True freedom.

The sea beheld and fled; the Jordan turned back. The mountains skipped like rams, the hills like lambs of the flock. 

This scripture, taken from today’s Alleluia verse, comes from Psalm 114. It speaks of God’s awesome power in leading the people of Israel out of Egypt to freedom. He freed His people from the bondage of slavery, and from being trapped back into it, through the parted waters of the sea.

Thus today, Jesus comes from Nazareth in Galilee with this purpose in mind. He steps into and parts the water, for a baptism He didn’t need, to save people who didn’t deserve it, so we could be truly free. 

Jesus was implementing His Father’s plan to save and free us, for each and every one of us have sinned and fall short of the glory of God. Having no ability to save or free ourselves, Jesus steps into the waters to tie Himself, the sinless one, to the suffering state of humanity and to identify Himself with sinful mankind, “Because he poured out his life unto death, and was numbered with the transgressors.”

The scene was dramatic. Large crowds. John preaching. People confessing their sins and being baptized. Then Jesus steps into the water. He rises up, with water dripping from His body, the Spirit descends in the form of a dove and the Father’s voice is heard: â€œYou are my beloved Son; with you I am well pleased.”

Today is the next step in the love story that ends our bondage to sin, frees us from ever having to go back, destroys the fear of death, and offers hope for all who chose friendship with God.

This event which we celebrate today publicly proclaims to the world that the Son of God entered the battle to save us from sin and to truly free us. We are freed from eternal death and the power of the worldly who serve the evil one.

The Bible is clear, people break God’s commandments, they serve the world, but have the option to restore their lost and broken intimacy and peace with God. We all have the chance to be free.

True freedom takes true faith. It takes a faith that says no to the world, no to those that would exploit us for their own gain, and no to those who would use the Holy Name of Jesus to further their selfish ends. The world, governments, politicians, and systems cannot give freedom. Rather, freedom comes from an act of faith, our kneeling and saying, Lord, I place my life in Your hands. I repent and desire only to return to You and Your true freedom.

The good news of the gospel is that true freedom is ours for the asking. Once we have asked, we are invited onto the gospel road where we walk in the footsteps of Jesus, proclaim His message, invite those who do not know Him, and celebrate the true freedom that has removed from us any sense of unworthiness, guilt, shame, or condemnation. True freedom!

Less God?

He said to them, “But who do you say that I am?” Simon Peter said in reply, “You are the Christ, the Son of the living God.”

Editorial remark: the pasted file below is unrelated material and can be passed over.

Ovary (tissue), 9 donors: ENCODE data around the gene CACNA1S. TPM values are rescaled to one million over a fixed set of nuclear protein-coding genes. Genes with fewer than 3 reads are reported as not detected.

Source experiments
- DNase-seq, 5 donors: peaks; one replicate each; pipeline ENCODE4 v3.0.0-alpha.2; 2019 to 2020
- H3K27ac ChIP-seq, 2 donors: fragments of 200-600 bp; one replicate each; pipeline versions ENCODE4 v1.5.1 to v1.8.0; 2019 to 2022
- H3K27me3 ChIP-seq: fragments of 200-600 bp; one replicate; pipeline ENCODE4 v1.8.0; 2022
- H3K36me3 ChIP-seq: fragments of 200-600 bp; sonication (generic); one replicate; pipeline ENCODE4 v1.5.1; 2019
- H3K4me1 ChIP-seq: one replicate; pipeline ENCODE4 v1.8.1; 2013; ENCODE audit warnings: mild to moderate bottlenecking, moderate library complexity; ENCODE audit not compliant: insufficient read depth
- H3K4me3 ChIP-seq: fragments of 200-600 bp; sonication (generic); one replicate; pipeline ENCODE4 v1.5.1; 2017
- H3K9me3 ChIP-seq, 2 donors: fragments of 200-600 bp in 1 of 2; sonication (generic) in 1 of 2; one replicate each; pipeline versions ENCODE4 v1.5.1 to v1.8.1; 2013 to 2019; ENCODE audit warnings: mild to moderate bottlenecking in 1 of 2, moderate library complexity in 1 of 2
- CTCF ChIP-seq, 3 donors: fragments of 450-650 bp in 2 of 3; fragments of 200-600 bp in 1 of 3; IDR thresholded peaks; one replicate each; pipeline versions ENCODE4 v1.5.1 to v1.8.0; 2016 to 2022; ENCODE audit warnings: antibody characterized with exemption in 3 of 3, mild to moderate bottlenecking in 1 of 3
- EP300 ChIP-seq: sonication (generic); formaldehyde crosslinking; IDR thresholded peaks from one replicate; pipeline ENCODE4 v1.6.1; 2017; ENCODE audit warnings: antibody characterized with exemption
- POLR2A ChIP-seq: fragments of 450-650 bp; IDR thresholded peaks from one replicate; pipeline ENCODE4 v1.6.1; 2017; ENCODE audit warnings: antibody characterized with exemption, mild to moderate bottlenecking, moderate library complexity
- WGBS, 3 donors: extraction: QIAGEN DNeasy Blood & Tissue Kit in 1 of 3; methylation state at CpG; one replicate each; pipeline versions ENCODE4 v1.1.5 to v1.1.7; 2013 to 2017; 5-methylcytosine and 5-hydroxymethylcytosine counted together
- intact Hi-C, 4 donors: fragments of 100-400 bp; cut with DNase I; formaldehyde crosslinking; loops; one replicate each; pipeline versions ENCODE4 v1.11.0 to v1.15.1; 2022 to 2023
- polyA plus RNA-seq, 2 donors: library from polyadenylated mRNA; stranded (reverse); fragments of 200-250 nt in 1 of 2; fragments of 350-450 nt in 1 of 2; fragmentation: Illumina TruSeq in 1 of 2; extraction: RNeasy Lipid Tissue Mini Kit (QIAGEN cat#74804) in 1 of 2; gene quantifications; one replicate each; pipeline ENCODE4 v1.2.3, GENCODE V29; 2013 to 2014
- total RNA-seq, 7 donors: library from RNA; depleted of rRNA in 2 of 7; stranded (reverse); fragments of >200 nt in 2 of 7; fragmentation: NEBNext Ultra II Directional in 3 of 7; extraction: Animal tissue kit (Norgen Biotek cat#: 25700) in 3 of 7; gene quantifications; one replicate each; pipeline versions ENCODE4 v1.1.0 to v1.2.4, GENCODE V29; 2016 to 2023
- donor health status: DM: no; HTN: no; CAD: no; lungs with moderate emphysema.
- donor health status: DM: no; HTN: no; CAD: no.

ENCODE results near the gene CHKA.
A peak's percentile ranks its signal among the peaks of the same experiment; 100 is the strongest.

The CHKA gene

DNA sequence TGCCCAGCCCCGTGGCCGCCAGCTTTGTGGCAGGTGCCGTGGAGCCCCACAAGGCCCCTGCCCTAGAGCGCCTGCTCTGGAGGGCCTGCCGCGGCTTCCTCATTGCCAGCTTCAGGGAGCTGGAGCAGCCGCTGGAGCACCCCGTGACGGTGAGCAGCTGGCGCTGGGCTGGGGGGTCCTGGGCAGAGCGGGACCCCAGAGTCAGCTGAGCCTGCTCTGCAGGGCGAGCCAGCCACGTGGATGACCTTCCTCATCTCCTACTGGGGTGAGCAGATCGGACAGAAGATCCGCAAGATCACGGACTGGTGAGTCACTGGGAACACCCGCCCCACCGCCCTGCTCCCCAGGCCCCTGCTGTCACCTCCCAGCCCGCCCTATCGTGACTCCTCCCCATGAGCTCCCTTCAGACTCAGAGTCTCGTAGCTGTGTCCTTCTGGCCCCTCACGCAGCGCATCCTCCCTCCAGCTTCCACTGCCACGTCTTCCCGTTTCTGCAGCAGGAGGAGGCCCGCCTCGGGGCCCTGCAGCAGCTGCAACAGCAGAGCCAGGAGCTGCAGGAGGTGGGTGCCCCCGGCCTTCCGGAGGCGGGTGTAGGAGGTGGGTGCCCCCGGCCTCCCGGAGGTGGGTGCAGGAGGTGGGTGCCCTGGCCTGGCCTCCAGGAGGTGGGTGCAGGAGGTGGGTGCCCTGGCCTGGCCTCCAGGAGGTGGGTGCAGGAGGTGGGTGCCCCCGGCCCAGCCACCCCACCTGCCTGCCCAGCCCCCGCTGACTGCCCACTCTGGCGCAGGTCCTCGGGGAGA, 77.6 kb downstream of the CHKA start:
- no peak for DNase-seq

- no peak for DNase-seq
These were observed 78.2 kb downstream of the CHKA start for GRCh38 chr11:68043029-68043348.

It is the question of the ages, Who do you say that I am? This question, to the Apostles, should not have been a surprise. It is the same question God presented to Adam and Eve, Noah, Abraham, Moses, the Judges, kings, and prophets. In each instance, Who do you say that I am?

Peter answers in the same way the rest would answer. He answers in the same way the faithful have always answered. In faith (which is the rock), he clearly stated that Jesus is the Messiah, the Son of God. You are God, my God.

As with the rest of the Apostles, and as was done before them by the prophets, judges, kings, and every person on earth, we quickly go from proclamation to a failure to follow through. We somehow lose touch with the fact that we just proclaimed God to be our God, and suddenly consider Him ‘less God.’

It happened to Peter right after this bold proclamation, He suddenly saw Jesus as ‘less God.’ He told Jesus He believed Him to be God, then told Him – You’re wrong.

This is our predicament as Christians. We are really asked to do very few things. Proclaim salvation in Jesus. Accept Him in faith, live the gospel message by doing love, and give God the worship. All Church laws and dogmas come down to that. We worship Jesus, who is God, and do what He said, for that is the perfection of truth; God’s wisdom laid out before us. All we have to do is take up and do what God said, but we don’t.

When we proclaim the creed, we will attest to the fact that Jesus is true God and true man. He is not half-and-half, more of one, less of the other. He is the fullness and completeness of both. So, His words and example are the way to live. His is the way we are to follow. Perfect instruction.

Consider the question of faith; our desire to cling to and fully believe: â€œYou are the Christ, the Son of the living God.” Let us ask ourselves whether our lives speak the truth of our belief. Is Jesus God for me, or is He ‘less God?’

Much seems to get in the way. What does for us? Desires, politics, personalities, angers, having it our way, hypocrisy, thinking we are right, property over people, nation over God, the need to state our opinion? It is the question of the ages. If He is nothing less than God, let us put all that aside and live like He really is our God.